When the AIW passed with overwhelming support, delegates stood and chanted “Black lives matter! Black lives matter! Black lives matter!”
At the rally beside a statue honoring the Rev. Dr. Martin Luther King Jr, Weatherspoon, Williams, and the Rev. Osagyefo Sekou articulated for UU participants—many of whom had never before participated in a racial justice action—directions on how the die-in would proceed, as well as a primer for what was needed from white attendees. “The task now is to be more than allies, but to be freedom fighters,” Sekou said to roaring approval. Sekou, a noted Ferguson, Missouri, activist, then linked arms with fellow rally leaders Williams, Weatherspoon, Chris Crass, and the Rev. Elizabeth Nguyen and led a procession into the intersection.
Police officers quickly approached the action, and multiple drivers who were inconvenienced by the traffic yelled obscenities at the protest. Two teenage passersby were heard questioning whether messing up people’s day was the best way to “get us on your side.” Rally organizers repeatedly encouraged participants not to engage with police, or with hecklers. As the minutes of silence went on, an ambulance came through the intersection, which made some attendees anxious and others skeptical. “I honestly think they sent that ambulance through to throw us off,” said one white woman UU who did not give permission to be idenified.
The idea of stopping traffic was disconcerting to some UUs in attendance. “I believe in racial justice, but I’m not sure getting in the way of others’ day is the thing to do,” one UU man said. Despite trepidation from some, many enthusiastically participated, or at least supported the action. Emrys Staton, of the UU Church of Tuscon, Arizona, said after the action, “I’ve come to understand that a tactic of disrupting ‘business as usual’ is an important tactic for the movement.” Staton said he deeply appreciated the experience and was moved by it.
Ada van Tine, a white young adult from Bull Run UU in Manassas, Virginia, who attended the rally, said, “I think a lot of people want to be invested in ‘black lives matter’ but hold themselves back because they’re afraid to jump in, or don’t know how.”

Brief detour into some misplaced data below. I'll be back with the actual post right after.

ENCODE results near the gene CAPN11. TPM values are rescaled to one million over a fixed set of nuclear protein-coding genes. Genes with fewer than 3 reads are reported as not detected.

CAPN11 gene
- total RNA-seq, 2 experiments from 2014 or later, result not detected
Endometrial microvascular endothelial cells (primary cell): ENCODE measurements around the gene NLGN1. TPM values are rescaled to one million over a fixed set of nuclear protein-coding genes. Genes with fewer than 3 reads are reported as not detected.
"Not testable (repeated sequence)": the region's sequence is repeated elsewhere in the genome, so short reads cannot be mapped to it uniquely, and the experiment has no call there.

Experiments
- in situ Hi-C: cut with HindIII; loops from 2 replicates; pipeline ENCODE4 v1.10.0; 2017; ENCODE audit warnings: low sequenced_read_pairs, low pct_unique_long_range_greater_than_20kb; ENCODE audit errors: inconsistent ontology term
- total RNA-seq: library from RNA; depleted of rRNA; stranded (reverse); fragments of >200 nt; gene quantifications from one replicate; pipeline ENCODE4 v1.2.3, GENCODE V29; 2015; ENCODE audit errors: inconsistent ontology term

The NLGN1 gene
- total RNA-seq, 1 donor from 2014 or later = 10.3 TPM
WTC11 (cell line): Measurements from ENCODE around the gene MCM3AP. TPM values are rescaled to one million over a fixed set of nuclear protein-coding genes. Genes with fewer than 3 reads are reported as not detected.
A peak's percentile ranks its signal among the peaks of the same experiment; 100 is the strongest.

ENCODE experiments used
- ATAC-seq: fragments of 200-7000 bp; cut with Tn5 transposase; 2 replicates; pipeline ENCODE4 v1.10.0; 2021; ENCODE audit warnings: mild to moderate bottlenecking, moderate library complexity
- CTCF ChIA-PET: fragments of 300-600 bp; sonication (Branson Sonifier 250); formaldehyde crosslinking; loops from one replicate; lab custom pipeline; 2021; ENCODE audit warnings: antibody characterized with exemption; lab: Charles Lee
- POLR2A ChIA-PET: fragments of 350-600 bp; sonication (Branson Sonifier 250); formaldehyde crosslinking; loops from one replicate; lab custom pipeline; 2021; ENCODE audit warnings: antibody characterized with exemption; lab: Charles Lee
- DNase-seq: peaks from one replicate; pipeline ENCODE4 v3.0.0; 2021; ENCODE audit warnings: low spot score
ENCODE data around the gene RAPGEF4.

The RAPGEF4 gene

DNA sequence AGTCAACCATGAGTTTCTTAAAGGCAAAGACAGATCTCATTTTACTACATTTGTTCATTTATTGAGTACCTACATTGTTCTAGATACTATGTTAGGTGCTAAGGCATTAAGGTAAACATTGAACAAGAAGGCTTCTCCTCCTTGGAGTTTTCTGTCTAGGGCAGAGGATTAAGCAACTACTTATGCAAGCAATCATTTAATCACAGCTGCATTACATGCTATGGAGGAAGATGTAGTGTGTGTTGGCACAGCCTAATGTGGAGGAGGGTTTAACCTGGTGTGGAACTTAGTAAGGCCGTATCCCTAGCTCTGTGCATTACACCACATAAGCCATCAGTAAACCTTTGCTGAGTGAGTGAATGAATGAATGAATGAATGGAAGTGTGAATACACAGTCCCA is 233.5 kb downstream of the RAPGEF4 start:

Colin Luken, a Youth Caucus member who helped put forward the “Black Lives Matter” Action of Immediate Witness, said that the die-in—and a longer-term commitment to work for racial justice—are essential. “These are important tactics to call attention to systemic racism. This message is the most important of our time,” said Luken, who is white, as the "Black Lives Matter” chants continued. At the end of the rally, the chanting gathering went back into the convention center, stopping their chant just outside the plenary hall, where the Closing Worship was already underway.
Worshippers inside the main hall could clearly hear the chants. The Rev. Cecelia Kingman, who was preaching, briefly diverted from her prepared text to affirm the chanters’ words. In the convention center hallway, Williams quieted the crowd: “We can chant this all day, but what really matters is that we take this energy home with us and are willing to do this work in our churches and schools and our own cities.”
“It’s not enough to say black lives matter,” Weatherspoon told the gathering. “You have to believe it, and to live it.”
In other business, the UUA General Assembly:
UU World’s comprehensive coverage of the 2015 General Assembly will appear in the Fall issue of the magazine. See our General Assembly section for additional coverage from the past week. We will add links to the final text of resolutions as they are published.
Christopher L. Walton contributed additional reporting.
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Kenny Wiley was a UU World senior editor from 2015 to 2018. His writing has also appeared in the Boston Globe, the Houston Chronicle, and Skyd Magazine.